German hooligans became the latest to join street battles that have marred Euro 2016. The French government gave police chiefs new powers to ban alcohol sales and consumption around stadiums.
The UEFA warning followed three days of violence in Marseille involving Russian and English fans, culminating in incidents inside the Stade Velodrome after Saturday’s 1-1 draw between the countries.
Thirty-five people were injured in the worst violence at an international tournament since the 1998 World Cup in France. Three remained in serious condition.
With more high-risk matches looming, the UEFA executive committee made a public “warning” to the two countries and expressed “disgust” at the clashes.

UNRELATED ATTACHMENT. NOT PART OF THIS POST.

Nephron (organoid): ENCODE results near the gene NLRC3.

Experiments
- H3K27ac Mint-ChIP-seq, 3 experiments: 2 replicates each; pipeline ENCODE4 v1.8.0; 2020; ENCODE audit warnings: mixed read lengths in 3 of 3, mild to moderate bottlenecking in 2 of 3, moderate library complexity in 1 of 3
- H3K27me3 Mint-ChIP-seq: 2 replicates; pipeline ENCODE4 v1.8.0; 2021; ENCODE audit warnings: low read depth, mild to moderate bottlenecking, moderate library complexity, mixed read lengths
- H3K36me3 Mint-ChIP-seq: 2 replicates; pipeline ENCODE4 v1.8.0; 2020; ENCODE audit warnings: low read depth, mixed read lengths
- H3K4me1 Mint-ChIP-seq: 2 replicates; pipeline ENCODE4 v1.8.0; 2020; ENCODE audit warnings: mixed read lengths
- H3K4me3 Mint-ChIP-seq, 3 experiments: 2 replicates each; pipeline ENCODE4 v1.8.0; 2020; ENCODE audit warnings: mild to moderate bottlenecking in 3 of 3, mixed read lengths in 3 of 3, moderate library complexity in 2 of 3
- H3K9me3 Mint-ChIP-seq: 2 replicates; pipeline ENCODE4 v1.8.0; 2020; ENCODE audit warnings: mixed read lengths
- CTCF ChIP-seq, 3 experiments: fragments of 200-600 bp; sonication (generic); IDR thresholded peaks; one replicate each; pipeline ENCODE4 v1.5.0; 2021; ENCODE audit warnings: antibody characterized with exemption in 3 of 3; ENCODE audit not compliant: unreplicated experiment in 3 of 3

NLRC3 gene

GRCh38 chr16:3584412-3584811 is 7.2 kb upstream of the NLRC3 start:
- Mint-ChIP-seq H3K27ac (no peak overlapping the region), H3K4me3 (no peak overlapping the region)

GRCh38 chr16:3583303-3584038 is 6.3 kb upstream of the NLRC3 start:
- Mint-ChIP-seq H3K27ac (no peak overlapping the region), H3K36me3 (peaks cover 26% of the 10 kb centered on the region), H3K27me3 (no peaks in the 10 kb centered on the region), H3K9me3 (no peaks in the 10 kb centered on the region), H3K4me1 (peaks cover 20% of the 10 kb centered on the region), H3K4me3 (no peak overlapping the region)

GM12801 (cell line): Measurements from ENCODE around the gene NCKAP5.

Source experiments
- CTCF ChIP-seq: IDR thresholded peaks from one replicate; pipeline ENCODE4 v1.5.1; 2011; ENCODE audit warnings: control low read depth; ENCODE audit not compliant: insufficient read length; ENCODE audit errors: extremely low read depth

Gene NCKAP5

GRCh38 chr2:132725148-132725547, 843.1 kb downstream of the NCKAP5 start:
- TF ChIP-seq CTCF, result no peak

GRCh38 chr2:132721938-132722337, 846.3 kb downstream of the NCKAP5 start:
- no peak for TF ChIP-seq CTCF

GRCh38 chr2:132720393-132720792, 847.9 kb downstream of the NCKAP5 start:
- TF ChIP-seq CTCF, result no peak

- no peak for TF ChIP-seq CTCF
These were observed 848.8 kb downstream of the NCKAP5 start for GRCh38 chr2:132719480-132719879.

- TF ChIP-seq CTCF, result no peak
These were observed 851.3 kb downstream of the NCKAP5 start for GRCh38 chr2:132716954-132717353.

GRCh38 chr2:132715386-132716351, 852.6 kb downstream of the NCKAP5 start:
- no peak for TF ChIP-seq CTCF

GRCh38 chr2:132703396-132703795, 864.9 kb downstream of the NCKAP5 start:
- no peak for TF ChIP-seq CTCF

UEFA has laid charges against Russia, accusing their fans of crowd disturbances, racist behaviour and throwing “fireworks” and “missiles” in the Marseille stadium.
A decision on sanctions is to be announced Tuesday.
The UEFA executive committee also said “it will not hesitate to impose additional sanctions” on England and Russia, “including the potential disqualification of their respective teams from the tournament, should such violence occur again”.